In Acton, the productive friction is caused by multi-nationalism within an imperial state, whereas on Mill’s creative reading of the Hebrew Bible the productive friction is caused by a kind of division of political and social powers. There is further important difference if we put Mill’s point on Hebrew prophets in larger context of the argument Representative Government: Acton sees groups as sites of social capital. Whereas Mill, who brings together ideas from Hume, Montesquieu, and Tocqueville, thinks (anticipating Dewey and Elizabeth Anderson) that a citizenry (or a large segment of the citizenry) that is regularly challenged to solve social problems and is tasked with considerable responsibilities in various ways is necessary to prevent social stagnation and a precondition to progress.** For Mill, the ongoing, moral and political education and cultivation of the citizenry is a cardinal task for the true statesman.
In Mill’s interpretation of the prophetic books of the Hebrew Bible, King and Priesthood produce both order (which is desirable) and a permanent status quo bias. The members of the Order of Prophets are the source of innovation by challenging the status quo (or regressions from the status quo) and by creating an interplay of political forces that lead to a new status quo. Unlike say a more Protestant reading of the Old Testament, Mill insists that the Prophets don’t merely restore (as it were) original religion. They produce new interpretations and ideals that over time change the understanding of religion.; that is to say, on Mill’s interpretation of Biblical Judaism, the true religion is not a stable entity, but itself progressive in character. Mill does not comment on the fact if this progressive character was understood by the agents involved, or if the Prophets presented their innovations as restorations.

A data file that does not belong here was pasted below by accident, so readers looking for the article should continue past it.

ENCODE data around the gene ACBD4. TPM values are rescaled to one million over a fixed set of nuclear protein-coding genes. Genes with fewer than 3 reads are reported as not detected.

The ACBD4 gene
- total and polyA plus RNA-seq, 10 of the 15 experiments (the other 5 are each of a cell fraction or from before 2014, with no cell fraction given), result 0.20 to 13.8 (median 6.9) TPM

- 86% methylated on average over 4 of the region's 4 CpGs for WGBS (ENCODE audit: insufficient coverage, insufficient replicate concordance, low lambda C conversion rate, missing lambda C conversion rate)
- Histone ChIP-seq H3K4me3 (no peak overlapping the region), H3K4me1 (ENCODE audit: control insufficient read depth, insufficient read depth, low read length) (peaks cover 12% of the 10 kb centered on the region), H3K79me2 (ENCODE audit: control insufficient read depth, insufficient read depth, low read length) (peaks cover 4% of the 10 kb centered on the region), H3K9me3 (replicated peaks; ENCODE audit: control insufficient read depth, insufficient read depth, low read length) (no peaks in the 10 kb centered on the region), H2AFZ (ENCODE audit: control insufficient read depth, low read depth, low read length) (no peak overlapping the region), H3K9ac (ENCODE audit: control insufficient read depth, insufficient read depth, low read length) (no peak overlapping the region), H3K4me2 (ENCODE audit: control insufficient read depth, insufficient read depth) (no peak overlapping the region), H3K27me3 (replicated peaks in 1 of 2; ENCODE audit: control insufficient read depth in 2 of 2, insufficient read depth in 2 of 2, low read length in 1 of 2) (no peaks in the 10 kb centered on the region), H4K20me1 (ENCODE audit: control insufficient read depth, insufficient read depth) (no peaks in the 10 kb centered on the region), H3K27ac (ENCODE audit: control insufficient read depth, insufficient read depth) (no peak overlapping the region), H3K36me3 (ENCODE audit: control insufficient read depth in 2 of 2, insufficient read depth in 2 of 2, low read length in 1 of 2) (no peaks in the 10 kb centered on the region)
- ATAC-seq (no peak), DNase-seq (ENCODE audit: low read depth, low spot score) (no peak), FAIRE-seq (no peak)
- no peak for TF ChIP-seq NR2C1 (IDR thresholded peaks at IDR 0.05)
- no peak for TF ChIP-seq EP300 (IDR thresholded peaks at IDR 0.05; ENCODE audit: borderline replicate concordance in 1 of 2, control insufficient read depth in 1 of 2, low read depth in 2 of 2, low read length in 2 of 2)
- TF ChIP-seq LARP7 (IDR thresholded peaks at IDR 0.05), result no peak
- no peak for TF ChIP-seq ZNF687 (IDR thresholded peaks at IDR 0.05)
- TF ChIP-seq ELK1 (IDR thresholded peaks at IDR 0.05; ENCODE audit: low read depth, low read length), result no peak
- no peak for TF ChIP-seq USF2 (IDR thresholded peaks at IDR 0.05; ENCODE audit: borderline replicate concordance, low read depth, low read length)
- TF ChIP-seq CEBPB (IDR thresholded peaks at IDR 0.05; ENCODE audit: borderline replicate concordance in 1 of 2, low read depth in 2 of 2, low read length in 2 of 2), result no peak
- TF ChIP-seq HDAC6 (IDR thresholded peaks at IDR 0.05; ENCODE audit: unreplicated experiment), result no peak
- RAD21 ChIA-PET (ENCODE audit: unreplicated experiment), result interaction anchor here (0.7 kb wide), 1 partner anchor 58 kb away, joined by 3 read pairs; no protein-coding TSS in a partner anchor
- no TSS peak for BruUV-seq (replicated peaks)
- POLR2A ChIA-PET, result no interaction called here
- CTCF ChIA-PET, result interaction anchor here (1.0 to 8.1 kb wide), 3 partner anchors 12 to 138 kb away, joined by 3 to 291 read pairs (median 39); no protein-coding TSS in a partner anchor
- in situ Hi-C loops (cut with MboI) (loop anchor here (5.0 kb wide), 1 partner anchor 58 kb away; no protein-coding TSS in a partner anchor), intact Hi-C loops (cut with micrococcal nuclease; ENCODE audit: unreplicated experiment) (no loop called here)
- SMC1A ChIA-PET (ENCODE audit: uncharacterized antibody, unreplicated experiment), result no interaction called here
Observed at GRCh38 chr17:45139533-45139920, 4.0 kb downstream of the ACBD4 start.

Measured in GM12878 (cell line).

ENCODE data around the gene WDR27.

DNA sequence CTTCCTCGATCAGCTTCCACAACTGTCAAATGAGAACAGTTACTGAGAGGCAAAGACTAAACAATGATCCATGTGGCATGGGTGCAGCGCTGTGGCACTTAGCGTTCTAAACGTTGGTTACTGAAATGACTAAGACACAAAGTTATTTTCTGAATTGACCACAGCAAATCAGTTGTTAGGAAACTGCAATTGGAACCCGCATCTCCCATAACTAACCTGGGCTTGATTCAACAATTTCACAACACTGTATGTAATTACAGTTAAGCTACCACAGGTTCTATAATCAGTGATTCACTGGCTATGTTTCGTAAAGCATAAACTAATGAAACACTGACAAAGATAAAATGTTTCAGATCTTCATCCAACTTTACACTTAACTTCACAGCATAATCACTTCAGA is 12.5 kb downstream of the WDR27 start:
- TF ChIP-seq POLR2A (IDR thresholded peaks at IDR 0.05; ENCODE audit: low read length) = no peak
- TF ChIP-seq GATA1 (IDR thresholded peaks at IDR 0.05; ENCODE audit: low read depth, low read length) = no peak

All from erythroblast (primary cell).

As an aside, Mill is, of course, not the first to note the presence of Jerusalem alongside Athens in the Western tradition. But I think he may well be the first to note not just (i) the significance of the creative tension between Athens and Jerusalem in driving progress, and (ii) giving Jerusalem equal billing and, not insignificantly, equal rational status it seems in ‘propelling’ progress.
As noted above, Mill raises the question what the modern analogue of the Order of Prophets, whose members are clearly a moral and cognitive (“genius”) elite. He thinks a free press is an imperfect analogy because the Prophets do more than speak truth to power. They also educate the populace and shape the future by being exemplars and articulators of shared national ideals. Mill pointedly fails to suggest that clergy or universities are the modern equivalent of the Order of Prophets (presumably because the nineteenth century university was primarily busy educating future clergy and members of some professions).
Rather, Mill is pointing toward the need and role of what we would call the public intellectual, like himself. And he is suggesting, I would argue, that if it wants to progress, a modern representative democracy needs to develop mores in which ‘a precious public institution’ of public intellectuals, who both speak truth to power and provide a vision that is an alternative to the status quo, is sanctioned and plays a predictable public role.